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Published: Wednesday, 12/5/2001

Walbridge adjusts its hours for youth curfew

BY CLYDE HUGHES
BLADE STAFF WRITER

WALBRIDGE - A recent spate of minor vandalism led the village to adjust its youth curfew in November to keep more children indoors earlier.

Police Chief Deb North said youths under 16 must be inside by 10:30 p.m., while youths 16-17 must be in by 11 p.m. Previously, youths 11-and-under had to be indoors by 10:30 p.m., children 12 and 13 had to be in by 11 p.m., and ages 14-17 had to be in by 11:30 p.m.

“We were having a lot of vandalism of vehicles,” Chief North said. “A lot of little stuff, like front lawn ornaments being destroyed, removed, or placed in someone else's yard. It's small but we don't want it to escalate to anything bigger.”

Chief North said the police force will be flexible with school events and games that end after the curfew as long as the students are traveling from that event to home. She said students coming home or going to work will be another consideration.

“We aren't going to purposely look for kids,” Chief North said. “But the curfew is a tool for us. If we see a group of kids out a night, it gives us the ability to ask them questions.”

Chief North said an inline skating rink that recently opened on Main Street has attracted a crowd of local teenagers, but that facility closes at 10:30 p.m.

“If the curfew begins at 10:30 and the rink closes at 10:30, they know once they leave it's time to get home,” Chief North said. “The funny thing is that the rink is next to the police station. We'll give them time to get home but we hope [the curfew] will cut down on kids just hanging around.”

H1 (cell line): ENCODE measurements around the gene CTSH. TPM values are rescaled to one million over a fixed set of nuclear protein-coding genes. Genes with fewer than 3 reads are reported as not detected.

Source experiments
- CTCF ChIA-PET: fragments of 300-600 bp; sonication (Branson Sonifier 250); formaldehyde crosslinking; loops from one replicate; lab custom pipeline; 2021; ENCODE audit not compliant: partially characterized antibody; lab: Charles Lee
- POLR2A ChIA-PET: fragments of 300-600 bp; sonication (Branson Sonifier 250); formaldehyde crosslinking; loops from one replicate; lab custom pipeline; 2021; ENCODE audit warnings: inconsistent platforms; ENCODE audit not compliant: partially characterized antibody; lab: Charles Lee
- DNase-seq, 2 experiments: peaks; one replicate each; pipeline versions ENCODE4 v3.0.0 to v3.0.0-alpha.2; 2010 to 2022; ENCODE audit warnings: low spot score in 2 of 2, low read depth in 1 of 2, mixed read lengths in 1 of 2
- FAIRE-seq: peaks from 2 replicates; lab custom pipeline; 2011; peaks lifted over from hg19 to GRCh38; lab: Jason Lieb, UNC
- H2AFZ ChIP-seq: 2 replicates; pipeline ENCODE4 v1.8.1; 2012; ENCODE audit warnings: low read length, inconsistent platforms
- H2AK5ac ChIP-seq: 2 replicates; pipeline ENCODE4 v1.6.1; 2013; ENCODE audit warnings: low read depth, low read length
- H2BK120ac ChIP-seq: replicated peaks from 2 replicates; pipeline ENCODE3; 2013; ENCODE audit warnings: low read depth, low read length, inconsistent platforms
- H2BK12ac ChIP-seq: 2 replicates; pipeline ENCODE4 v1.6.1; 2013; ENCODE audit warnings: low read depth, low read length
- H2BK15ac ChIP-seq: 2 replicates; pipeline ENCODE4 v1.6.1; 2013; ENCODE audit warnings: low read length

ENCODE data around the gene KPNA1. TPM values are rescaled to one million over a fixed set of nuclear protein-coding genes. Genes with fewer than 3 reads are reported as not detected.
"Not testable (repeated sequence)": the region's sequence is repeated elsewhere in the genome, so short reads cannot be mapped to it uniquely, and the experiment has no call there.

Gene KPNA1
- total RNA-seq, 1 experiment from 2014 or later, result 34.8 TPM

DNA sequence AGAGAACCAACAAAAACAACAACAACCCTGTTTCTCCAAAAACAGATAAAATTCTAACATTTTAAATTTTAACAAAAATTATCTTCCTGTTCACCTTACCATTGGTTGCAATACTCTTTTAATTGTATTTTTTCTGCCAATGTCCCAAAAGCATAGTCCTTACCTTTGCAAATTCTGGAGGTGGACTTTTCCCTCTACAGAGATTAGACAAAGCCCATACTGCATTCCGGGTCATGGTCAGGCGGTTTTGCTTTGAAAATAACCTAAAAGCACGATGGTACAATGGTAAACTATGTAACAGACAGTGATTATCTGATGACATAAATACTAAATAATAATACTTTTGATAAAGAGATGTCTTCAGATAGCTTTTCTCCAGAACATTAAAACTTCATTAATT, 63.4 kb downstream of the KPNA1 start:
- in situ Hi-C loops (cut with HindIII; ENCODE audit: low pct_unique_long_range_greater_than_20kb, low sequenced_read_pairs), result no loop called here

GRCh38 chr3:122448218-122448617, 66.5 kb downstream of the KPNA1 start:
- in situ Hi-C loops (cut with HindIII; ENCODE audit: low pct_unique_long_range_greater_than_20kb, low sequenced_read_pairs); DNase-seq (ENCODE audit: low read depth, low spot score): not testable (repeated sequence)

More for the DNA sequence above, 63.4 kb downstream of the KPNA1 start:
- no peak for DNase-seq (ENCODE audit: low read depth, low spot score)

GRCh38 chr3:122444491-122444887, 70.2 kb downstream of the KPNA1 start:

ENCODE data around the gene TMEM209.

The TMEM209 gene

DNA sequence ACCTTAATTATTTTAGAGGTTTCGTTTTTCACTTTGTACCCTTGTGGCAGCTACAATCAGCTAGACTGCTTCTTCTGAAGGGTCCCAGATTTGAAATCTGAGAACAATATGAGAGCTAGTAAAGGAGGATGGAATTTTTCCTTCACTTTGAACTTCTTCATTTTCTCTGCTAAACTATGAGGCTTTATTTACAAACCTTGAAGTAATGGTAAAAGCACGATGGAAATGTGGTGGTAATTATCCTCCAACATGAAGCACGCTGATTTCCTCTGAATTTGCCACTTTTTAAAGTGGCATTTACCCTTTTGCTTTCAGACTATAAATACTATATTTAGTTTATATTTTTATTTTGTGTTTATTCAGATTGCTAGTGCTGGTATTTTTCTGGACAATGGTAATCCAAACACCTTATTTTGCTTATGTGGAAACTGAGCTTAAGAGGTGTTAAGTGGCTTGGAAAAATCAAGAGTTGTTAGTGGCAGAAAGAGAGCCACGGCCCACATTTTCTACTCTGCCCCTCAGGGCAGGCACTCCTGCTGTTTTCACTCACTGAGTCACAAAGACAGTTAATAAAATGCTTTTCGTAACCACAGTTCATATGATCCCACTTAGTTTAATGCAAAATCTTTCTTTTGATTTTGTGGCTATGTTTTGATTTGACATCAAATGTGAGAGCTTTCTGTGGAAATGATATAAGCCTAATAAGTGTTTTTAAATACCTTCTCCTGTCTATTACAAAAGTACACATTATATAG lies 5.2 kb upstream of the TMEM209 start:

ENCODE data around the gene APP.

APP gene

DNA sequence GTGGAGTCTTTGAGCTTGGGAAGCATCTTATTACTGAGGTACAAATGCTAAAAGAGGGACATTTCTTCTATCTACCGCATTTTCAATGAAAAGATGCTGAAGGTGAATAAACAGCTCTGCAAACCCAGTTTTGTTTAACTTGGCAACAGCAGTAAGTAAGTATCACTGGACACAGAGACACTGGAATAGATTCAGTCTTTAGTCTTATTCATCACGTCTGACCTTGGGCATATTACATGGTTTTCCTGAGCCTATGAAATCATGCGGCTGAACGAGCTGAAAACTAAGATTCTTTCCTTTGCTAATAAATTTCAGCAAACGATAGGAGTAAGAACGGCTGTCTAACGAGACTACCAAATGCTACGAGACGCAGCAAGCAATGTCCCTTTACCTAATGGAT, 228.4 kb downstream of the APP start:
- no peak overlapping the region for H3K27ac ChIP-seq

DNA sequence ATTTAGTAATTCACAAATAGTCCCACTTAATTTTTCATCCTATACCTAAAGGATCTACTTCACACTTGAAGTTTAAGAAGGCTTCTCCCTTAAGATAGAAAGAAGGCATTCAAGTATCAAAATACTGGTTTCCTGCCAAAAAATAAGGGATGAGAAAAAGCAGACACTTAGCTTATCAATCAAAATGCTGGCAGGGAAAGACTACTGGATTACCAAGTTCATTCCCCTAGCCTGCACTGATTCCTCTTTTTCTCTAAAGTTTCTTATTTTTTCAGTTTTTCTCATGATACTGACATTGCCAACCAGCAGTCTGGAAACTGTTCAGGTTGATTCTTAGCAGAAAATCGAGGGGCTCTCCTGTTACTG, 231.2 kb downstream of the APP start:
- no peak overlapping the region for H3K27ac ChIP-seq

Walbridge mayor Robert Robson declined to comment on the curfew and referred all questions to Chief North. Council president Traci Taylor could not be reached for comment.

Jerry Eversman, who will start his second term on the village council in January, said council members were concerned about the quality of life in the village and made the right decision.

“There really isn't a lot productive a young person can do that late at night here,” said Mr. Eversman, a former police chief in Haskins and police officer in Walbridge. “As a law enforcement officer, I think it was a very responsible ordinance and I think it was just cleaned up so everyone could understand it.”

Mr. Eversman said the village has spent a lot of time focusing on positive programs and activities for youth, pointing to the summer baseball program as well as the new skating rink.

The National League of Cities reported in 2000 that 337 cities have youth curfews. Sixty-eight cities have instituted daytime curfews as well, where young people are expected to stay off the streets during school hours. Cities reported that curfews reduced assaults, burglaries, and graffiti.



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